Bernie Shakeshaft says he is not an extraordinary guy - but he and his team at BackTrack have achieved something extraordinary.
Since Mr Shakeshaft founded the organisation 13 years ago, it has given more than 1000 disadvantaged and at-risk youths a new start in life, and halved juvenile crime rates in Armidale.
And all because Mr Shakeshaft's passionate about what he does.
The public can read about his life and his charity's success in Back on Track, co-written with James Knight, launched at the Armidale Bowling Club on Thursday.
"By far the hardest work project I've ever done," Mr Knight wrote, "but I would do it again, and again, if I had to. You all inspired me, and have restored my faith in the spirit of humanity."
The book is already a top-10 non-fiction Australian bestseller, publisher Hachette said. More than 1000 copies were sold in the first partial week sales.
- Back on Track: New book tells Bernie Shakeshaft's story
- Messages in a bottle: Armidale locals write to prime minister and offshore detainees
- Running birthday celebrations for Parkrun
- See why Walcha and Armidale are heading towards a comfortable retirement
- These Armidale community projects are vying for our vote
Matt Lynch, BackTrack volunteer and policeman, emceed the book launch. He was working as an Armidale police inspector in 2006 when he met Mr Shakeshaft as a youth worker.
"There was a revolving door of young men and women going in and out of custody, going before court, coming out of juvie," Mr Lynch said. "Bernie was always there; Bernie was the number one support person for these kids."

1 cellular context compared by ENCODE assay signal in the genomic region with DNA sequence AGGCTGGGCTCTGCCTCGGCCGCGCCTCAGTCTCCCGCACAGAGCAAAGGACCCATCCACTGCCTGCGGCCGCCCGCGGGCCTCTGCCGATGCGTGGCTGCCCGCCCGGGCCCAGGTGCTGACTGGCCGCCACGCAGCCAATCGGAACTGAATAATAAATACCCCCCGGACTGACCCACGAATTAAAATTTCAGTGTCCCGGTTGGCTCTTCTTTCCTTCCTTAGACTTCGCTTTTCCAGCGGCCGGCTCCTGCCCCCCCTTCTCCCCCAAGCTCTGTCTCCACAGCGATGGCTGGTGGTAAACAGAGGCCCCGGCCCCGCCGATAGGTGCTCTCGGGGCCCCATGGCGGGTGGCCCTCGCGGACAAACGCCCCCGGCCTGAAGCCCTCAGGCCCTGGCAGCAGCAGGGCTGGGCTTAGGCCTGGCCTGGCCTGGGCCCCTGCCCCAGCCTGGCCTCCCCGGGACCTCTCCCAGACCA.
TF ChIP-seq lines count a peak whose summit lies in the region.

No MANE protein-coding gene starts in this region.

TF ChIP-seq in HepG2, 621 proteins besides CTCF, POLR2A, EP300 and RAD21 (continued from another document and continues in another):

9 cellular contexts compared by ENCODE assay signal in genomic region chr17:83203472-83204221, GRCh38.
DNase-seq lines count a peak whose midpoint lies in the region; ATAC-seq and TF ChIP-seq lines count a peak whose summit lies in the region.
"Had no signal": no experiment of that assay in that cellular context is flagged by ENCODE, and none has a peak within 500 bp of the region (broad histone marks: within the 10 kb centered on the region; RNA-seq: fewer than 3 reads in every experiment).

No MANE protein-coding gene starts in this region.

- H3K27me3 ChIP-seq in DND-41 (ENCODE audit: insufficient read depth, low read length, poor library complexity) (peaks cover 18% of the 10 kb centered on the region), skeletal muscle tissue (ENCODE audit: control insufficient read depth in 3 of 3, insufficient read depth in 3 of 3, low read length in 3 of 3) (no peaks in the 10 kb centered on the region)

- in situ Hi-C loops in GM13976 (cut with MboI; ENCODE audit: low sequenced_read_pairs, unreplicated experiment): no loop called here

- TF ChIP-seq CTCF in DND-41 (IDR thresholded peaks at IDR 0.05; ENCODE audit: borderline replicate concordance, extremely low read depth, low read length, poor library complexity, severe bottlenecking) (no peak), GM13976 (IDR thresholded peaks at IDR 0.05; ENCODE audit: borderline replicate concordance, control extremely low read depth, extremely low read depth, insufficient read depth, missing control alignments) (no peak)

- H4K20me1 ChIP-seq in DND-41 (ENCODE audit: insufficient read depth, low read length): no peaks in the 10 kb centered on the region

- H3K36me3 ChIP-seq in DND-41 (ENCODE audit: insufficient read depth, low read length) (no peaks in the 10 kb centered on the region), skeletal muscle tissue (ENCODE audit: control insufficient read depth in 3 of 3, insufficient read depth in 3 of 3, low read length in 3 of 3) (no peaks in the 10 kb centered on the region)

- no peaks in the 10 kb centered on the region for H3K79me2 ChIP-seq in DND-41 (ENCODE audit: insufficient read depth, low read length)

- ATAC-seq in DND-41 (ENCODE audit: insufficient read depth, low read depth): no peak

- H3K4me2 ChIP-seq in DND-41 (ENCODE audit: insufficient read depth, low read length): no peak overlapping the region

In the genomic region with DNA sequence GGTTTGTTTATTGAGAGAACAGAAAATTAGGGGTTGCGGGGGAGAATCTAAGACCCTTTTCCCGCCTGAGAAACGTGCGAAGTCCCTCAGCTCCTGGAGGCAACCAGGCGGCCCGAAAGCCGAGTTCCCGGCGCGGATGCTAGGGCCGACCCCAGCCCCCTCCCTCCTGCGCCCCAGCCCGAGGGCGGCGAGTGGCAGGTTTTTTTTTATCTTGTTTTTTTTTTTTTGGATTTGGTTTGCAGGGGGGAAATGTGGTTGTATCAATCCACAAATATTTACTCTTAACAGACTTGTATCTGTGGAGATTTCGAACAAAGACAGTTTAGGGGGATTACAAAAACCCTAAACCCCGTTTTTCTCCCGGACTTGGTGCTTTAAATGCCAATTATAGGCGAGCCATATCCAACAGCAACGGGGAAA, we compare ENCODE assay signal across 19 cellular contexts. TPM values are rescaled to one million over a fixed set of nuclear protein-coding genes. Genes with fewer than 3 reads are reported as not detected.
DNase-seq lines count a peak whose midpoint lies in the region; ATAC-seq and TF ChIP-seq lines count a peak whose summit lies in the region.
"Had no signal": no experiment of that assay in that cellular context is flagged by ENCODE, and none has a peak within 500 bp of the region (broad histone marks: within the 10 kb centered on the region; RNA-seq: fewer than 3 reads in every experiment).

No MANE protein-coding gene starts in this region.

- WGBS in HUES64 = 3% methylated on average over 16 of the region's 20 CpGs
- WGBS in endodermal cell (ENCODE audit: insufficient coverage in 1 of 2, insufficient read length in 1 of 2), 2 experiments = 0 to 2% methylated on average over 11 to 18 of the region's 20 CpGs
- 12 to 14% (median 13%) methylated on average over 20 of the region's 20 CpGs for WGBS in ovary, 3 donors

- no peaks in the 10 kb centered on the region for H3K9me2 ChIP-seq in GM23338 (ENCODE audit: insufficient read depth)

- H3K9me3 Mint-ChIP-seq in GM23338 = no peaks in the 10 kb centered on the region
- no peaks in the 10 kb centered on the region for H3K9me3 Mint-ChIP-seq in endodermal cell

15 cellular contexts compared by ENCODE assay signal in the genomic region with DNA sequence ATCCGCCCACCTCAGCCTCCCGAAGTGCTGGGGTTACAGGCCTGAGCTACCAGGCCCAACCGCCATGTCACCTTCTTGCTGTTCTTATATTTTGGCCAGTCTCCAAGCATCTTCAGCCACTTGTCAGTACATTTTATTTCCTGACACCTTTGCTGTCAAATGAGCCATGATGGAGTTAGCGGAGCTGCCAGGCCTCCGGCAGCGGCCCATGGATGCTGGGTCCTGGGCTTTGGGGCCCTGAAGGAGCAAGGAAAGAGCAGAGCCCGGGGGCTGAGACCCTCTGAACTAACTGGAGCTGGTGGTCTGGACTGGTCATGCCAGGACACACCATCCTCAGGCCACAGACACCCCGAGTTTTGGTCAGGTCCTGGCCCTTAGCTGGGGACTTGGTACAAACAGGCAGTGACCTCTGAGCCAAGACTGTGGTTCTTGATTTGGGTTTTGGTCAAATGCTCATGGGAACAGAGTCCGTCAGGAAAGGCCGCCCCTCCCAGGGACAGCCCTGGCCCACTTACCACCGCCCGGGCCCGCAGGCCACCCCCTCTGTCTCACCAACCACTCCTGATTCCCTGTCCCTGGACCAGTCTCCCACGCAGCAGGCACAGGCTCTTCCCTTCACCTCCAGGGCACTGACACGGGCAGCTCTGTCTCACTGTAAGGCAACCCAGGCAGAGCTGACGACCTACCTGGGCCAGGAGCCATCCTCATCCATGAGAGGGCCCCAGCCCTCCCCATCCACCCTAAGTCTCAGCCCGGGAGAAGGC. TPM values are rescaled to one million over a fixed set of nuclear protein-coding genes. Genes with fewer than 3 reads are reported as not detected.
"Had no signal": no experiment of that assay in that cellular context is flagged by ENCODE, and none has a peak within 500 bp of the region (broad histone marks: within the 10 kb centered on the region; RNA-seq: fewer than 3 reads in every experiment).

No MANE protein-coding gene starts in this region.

Mr Shakeshaft took seven high-risk offenders - now known as the Magnificent Seven - camping for the weekend, to stop them from getting into trouble, committing crimes, or harming themselves.
His next step was to start welding classes twice a week from a small shed - giving youngsters skills and an occupation.
"The revolving door of high-risk and repeat offenders started to slow," Mr Lynch said. "The cops could now see that these kids weren't coming under notice anymore, and the community benefited, because they were not victims of crime."
Nathan Bliss was one of the first seven. He was failing Year 9, hanging out on streets, drinking, when Mr Shakeshaft invited him to join the program. Today, he is a full-time youth worker with BackTrack.
"If it wasn't for BackTrack," Mr Bliss said, "I could have been locked up, I could have been dead. It's lucky that I got on the right track when I did, because of Bernie."
BackTrack's programs help the students to develop a sense of responsibility, and self-esteem.
Students might train cattle dogs (Paws Up), winning competitions and championships. They might work in the agricultural sector (AgLads); or make metal dog boxes, farm gates, cattle grids, stock holders, and statues (IronMan Welders).
BackTrack also runs a girls' program (Running Strong); a school outreach program for disengaged young primary and secondary students across the district; and provides accommodation for kids in need.
"You won't find anywhere in the country where you'll get a program like this that has an 87 per cent success rate for training, schools, education, and employment," Mr Lynch said.
"You won't find a program like this in the country that is bucking the system of juvenile crime against the state average. It's incredible what's happened."
Other regional towns - Lake Cargelligo, Broken Hill, Dubbo, Condobolin, Bourke, and Grafton - have adopted the BackTrack model.
To get where they are took a lot of pain and hard work, Mr Shakeshaft said.
Inviting a large crowd to join him onstage, he said BackTrack's success was not down to one person.
"Yeah, I started it ... but we're in this together, and making a difference in this community."
Back on Track: How one man and his dogs are changing the lives of rural kids, by Bernie Shakeshaft & James Knight, Hachette Australia, RRP $34.99.